Two years of responding to the COVID-19 pandemic cemented nearly every government’s need to increase the focus on digital services. But as flashy as it can be to put commonly demanded public services on a mobile app, these innovations can’t be implemented if they undermine the functions they’re meant to improve, New York State CTO Rajiv Rao told StateScoop last month.
“The pandemic has taught us there is an expectation digital services are here to stay,” Rao said in an interview last month during the National Association of State Chief Information Officers‘ midyear conference. “Be it the DMV or unemployment or health and human services, we’re looking at all of them right now.”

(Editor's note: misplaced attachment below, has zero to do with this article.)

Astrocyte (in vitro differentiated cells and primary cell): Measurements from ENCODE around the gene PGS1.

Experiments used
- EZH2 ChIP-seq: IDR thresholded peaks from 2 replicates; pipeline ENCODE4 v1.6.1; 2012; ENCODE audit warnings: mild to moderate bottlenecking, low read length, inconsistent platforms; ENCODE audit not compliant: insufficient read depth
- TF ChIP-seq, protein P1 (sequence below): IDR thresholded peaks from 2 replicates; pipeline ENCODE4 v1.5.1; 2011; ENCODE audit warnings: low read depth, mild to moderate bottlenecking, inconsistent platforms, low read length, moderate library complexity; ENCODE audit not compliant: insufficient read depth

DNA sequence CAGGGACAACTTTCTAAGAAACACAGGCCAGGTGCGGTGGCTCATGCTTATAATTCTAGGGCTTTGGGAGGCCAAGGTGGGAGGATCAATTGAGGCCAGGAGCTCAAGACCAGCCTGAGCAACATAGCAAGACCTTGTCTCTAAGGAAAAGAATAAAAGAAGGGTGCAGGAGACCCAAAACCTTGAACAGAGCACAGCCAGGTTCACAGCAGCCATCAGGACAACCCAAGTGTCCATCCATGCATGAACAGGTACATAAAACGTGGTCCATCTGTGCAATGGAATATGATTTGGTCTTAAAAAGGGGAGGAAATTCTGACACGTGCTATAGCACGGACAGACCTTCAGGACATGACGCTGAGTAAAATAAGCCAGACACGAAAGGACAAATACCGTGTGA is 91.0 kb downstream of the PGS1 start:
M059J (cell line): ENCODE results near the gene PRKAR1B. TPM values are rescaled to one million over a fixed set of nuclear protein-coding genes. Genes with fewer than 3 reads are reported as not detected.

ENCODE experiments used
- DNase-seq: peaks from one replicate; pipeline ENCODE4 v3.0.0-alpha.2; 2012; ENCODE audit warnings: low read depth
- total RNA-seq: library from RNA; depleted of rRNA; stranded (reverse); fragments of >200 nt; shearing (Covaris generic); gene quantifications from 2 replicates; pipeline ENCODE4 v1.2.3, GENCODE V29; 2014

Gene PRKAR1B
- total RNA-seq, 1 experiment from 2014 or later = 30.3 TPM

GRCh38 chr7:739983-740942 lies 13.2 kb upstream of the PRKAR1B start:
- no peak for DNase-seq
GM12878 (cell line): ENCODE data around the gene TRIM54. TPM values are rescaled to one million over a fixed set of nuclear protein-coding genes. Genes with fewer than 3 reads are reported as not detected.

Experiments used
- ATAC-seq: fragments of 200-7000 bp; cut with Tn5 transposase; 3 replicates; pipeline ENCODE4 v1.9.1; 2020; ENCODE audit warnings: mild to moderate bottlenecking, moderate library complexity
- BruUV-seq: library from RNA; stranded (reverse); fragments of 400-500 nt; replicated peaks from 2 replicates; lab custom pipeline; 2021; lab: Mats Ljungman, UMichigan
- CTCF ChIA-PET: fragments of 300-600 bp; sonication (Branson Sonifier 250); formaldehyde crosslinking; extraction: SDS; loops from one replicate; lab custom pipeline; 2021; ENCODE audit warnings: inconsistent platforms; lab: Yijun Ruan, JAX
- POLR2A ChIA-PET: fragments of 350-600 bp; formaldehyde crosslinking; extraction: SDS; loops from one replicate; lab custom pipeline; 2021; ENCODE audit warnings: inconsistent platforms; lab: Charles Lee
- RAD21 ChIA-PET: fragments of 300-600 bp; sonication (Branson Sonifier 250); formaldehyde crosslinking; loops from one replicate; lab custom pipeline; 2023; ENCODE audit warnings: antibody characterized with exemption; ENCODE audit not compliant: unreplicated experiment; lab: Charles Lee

The challenge, the chief technology officer said, is that agencies need to “reduce friction so citizens are able to leverage these services on a phone or iPad versus the traditional walk into a brick-and-mortar space.”
But there are always going to be some services that can only be handled through in-person transactions. And, Rao said, digital services need to be built without undercutting existing services.
“We cannot be disruptive,” he said. “We have to continue to deliver services while transforming to a new channel.”
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